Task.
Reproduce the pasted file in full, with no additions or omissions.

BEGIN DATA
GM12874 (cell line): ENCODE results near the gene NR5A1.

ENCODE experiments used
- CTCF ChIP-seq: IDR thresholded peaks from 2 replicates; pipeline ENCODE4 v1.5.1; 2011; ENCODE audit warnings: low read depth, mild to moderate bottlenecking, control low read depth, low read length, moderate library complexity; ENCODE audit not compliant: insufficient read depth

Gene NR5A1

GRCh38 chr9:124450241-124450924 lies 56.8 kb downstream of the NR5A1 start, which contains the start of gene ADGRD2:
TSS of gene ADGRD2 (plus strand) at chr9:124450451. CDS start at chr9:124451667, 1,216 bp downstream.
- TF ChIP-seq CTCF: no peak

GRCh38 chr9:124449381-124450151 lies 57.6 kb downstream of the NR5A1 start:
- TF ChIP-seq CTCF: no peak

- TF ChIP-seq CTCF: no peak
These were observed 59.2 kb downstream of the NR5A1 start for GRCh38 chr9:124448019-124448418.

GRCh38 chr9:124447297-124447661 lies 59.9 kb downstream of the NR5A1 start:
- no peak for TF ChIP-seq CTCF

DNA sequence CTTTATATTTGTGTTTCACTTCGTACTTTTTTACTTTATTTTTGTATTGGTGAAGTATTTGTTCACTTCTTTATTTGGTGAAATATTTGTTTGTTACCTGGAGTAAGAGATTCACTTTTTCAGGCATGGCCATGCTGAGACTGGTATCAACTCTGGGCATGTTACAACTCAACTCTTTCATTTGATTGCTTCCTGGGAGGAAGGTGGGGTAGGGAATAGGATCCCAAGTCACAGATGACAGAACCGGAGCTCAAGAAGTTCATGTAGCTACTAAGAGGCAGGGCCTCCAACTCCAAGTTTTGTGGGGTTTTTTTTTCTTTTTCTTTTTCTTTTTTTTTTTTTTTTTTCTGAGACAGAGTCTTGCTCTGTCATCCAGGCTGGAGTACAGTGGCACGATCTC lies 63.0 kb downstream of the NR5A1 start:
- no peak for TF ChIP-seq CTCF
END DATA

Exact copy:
GM12874 (cell line): ENCODE results near the gene NR5A1.

ENCODE experiments used
- CTCF ChIP-seq: IDR thresholded peaks from 2 replicates; pipeline ENCODE4 v1.5.1; 2011; ENCODE audit warnings: low read depth, mild to moderate bottlenecking, control low read depth, low read length, moderate library complexity; ENCODE audit not compliant: insufficient read depth

Gene NR5A1

GRCh38 chr9:124450241-124450924 lies 56.8 kb downstream of the NR5A1 start, which contains the start of gene ADGRD2:
TSS of gene ADGRD2 (plus strand) at chr9:124450451. CDS start at chr9:124451667, 1,216 bp downstream.
- TF ChIP-seq CTCF: no peak

GRCh38 chr9:124449381-124450151 lies 57.6 kb downstream of the NR5A1 start:
- TF ChIP-seq CTCF: no peak

- TF ChIP-seq CTCF: no peak
These were observed 59.2 kb downstream of the NR5A1 start for GRCh38 chr9:124448019-124448418.

GRCh38 chr9:124447297-124447661 lies 59.9 kb downstream of the NR5A1 start:
- no peak for TF ChIP-seq CTCF

DNA sequence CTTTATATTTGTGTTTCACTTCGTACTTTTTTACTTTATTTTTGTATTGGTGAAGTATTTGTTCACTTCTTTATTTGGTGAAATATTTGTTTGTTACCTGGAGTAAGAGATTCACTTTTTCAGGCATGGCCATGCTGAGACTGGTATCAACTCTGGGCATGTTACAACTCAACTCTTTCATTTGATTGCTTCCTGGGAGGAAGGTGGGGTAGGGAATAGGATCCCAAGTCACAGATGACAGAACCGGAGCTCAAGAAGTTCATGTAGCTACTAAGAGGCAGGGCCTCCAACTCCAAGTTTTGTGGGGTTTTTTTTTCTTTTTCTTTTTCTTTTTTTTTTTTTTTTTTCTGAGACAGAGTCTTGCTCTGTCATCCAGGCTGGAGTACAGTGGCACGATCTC lies 63.0 kb downstream of the NR5A1 start:
- no peak for TF ChIP-seq CTCF